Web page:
Live For Each Other
I love pizza. I love reading books. I love theology.
I love Thorn Street. I love our neighborhood. I love our church.
I love my friends. I love my daughter. I love my wife.
I love God.
Ten different things that I said that I “love” and when I said them, I never meant the same thing twice. All ten times that I said that I ‘love,’ I meant something different. Because I don’t love pizza the way I love you, or the way I love God. And, if I did, it would be a problem.
Actually, what if I did love God the way that I love pizza? Like, I loved to consume God… like I wanted to experience the spiritual feelings that come from God, but I only wanted to consume God, wanted to greedily devour God, and then forget about God an hour later as I finish my night gluttonously eating ice cream? And, through all my consumption, I remain unchanged except for being, maybe, a little bit fatter? I think that the spiritual version of fatter is selfishness. What if I experienced God and ended up more selfish? What if I loved God like pizza?
The unfortunate thing is that I think this is American Christianity. I would say that it is worldwide Christianity, but I have nearly no experience with other Christians outside of our country. But, from what I have seen, here in America, we want a God who costs very little or sometimes even nothing. We want a God for whom we can give an hour on Sunday morning and then forget for the rest of the week, the rest of our lives. That is loving God like I love pizza. I give pizza an hour on Friday night to pizza (it’s our family pizza night) and then I forget about it until the next week (but, because I am getting older, it does sometimes haunt me through the evening after I eat it).
That’s interesting for us because what we want from God is for God to be easy, consumable, devourable. What we should want from God is to be haunted by God. Haunted. Instead of loving God deeply, aching for a relationship, we want to eat God and have it all be over with.
At the heart of this struggle to love God, to seek God, more or differently, is that English is just so, so limited. It’s become cliche at this point to name the three words that translate as love from Greek into English. Agapao, Phileo, and Eros. But there is another that you may have never heard that can help us in our discussion from 1 John. The word is storge (although it’s found in classical Greek sources and not in the Bible – the negative form was though). Agape is the most common source of the translation of God’s love for us or our love for each other that comes from God. Phileo is much less common but refers to love for each other, a more natural, less holy love. It can also refer to how we might say that we love pizza, that is, the way we love inanimate things. Eros is desire. Though it is never used in the New Testament, the ones who translated the Hebrew Bible into Greek, used it a couple of different times.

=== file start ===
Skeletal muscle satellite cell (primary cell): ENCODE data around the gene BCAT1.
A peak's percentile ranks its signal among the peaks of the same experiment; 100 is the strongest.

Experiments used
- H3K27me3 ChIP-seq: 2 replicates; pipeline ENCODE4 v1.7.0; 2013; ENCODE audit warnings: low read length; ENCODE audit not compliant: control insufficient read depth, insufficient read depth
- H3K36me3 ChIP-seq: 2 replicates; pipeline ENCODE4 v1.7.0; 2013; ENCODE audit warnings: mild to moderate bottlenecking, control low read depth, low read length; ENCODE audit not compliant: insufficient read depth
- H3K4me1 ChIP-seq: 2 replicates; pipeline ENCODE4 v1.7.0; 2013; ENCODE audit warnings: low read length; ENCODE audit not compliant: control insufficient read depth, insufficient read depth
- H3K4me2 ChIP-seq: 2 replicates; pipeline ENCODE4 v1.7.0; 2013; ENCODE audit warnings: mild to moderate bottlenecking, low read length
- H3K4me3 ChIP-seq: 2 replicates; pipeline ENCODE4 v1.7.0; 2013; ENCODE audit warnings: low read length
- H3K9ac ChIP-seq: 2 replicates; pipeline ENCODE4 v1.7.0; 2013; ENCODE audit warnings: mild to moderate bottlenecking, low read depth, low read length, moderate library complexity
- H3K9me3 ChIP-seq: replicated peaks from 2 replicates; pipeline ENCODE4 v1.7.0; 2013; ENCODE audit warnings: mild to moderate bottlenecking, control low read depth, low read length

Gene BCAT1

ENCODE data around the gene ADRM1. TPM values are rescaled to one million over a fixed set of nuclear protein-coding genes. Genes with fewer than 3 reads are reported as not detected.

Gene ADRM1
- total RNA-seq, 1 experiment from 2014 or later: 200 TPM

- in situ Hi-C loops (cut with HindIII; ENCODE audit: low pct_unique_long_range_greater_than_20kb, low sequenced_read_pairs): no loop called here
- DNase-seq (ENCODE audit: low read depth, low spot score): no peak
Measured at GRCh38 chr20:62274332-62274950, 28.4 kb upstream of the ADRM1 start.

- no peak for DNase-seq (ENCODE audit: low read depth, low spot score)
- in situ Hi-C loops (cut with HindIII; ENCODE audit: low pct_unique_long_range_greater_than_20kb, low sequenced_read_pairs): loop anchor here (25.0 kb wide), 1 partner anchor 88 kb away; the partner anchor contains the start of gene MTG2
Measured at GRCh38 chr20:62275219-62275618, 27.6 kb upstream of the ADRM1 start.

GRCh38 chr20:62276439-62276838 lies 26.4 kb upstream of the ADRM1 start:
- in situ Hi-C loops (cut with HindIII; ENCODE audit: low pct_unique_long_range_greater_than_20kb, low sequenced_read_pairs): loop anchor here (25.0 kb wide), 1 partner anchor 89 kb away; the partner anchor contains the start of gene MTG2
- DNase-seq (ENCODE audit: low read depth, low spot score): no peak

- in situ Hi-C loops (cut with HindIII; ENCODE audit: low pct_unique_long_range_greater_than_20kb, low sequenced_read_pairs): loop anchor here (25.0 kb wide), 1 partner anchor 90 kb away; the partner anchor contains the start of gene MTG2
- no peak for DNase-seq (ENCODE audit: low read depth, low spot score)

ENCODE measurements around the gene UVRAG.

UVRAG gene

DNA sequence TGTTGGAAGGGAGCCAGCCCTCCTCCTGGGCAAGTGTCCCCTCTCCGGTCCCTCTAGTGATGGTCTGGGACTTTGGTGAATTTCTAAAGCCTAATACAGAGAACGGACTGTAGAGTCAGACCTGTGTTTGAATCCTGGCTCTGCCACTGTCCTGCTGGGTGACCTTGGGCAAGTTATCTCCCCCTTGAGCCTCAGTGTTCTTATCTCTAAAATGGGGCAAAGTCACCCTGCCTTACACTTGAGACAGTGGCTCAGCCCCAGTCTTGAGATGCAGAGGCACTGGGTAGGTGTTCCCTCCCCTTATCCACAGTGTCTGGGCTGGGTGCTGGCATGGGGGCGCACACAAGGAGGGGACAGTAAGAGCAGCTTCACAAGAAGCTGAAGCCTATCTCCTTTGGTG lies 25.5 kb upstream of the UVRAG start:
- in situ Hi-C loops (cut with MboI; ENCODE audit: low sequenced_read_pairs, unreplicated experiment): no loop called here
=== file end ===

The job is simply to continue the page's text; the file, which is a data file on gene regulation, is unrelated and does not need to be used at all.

In Greek mythology, Eros was the god of love, desire, the predecessor of Cupid. His story was a story about struggling for love. He was in love Psyche, the daughter of the love-goddess, Venus, and they were kept apart by the jealousy of Venus. Theirs is a love story like many of the romantic comedies that we see in the theatres. There are obstacles to their love. But, eventually, they get to be together forever. Eros, though the word often has romantic or sexual overtones to its use, is a love that wants to overcome anything in its way, a love that will find a way.